We continue to develop materials and expect to soon have proprietary mixtures for magnetic materials, piezoelectric materials, for the printing of power such as batteries and solar cells, photo luminescent materials, and several more. Our goal is to own the printing processes, the materials processes, and to build a library of devices for use by academia, government, private industry, and general consumers worldwide.
Do you think you can overtake your competition?
Probably the most sophisticated 3D printing concern is HP. They produce multi-color 3D printers on the industrial level. We have exchanged nondisclosure agreements with them and have had to the privilege of having technical discussions about our respective technologies. Our capabilities are beyond theirs at the moment, and we have filed patents on our intellectual property. There are other scientific and academic institutions working on the problem of 3D printed electronics but they have not yet demonstrated the level of sophistication that we have. 3D printers currently create devices from polymers and metals. So far, our approach to printing the key materials required for functional electronics is unique.
How does your product make you money? Or have you obtained funding?
Our goal is to launch a product for general consumers in 6 to 9 months. Our design plans are on schedule, our material development is on pace, and our software development is proceeding. We have established strategic relationships with some key industry partners to ensure that when we launch all of the components are in place.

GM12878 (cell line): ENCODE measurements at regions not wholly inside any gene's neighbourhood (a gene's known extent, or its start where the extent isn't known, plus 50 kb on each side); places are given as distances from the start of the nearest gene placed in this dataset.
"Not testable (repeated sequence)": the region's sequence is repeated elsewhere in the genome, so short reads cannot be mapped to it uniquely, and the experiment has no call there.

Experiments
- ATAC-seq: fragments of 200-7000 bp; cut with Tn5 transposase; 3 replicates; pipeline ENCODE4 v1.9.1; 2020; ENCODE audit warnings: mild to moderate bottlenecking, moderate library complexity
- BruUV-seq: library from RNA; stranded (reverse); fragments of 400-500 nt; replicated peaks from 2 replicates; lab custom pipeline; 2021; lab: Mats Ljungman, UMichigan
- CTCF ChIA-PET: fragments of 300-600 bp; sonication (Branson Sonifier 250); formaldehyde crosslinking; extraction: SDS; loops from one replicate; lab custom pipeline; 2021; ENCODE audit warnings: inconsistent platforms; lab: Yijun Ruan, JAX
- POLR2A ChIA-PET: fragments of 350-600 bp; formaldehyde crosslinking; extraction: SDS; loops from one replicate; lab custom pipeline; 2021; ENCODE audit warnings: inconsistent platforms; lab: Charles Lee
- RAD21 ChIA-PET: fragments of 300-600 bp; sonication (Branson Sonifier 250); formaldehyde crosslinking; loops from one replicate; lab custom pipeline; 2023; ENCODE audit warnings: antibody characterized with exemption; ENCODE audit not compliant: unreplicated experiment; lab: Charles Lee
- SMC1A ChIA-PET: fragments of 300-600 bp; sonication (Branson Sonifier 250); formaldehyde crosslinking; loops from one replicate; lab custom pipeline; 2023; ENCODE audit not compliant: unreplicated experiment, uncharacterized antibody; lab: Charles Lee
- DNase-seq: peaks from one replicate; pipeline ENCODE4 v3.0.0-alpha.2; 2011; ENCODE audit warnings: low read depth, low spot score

Presently we have received Phase I, and Phase II STTR funding from NASA. We have also received a direct Phase III SBIR award from NASA as well. We are utilizing these funds to finish our commercialization stage, wherein we would emerge with our product, the Electronic Alchemy eForge, for sale to the general public in a four-stage process. We have determined a price-point for the eForge and have set sales goals for stages 1 through 4. We would continue to grow revenue by continuous sales of the eForge, recurring sales of the material filaments, device development projects with industry and government, and continued growth of government contracts. The potential in this space is very high. We are aggressively pursuing this market.
Where do you see yourself and your product in the next 5 years?
In the next five years I see Morningbird Media approaching $100M in sales of the Electronic Alchemy suite, while establishing new product lines, materials, and devices that support it. We will be entertaining IPO or acquisition for the product line as we establish new business for the corporation.
Do you have any advice for new entrepreneurs/innovators?
My advice for new entrepreneurs is to not fall too in love with your own ideas. Let the market speak. Figure out what you product is then work like crazy to make it into reality. Build a great team with people who are knowledgeable, confident, and innovative. Then, let them do what they do. Finally, failure is a prerequisite for success. The best lessons come from failure, you must have the courage and fortitude to get up, assess the problem, correct it, and keep moving forward.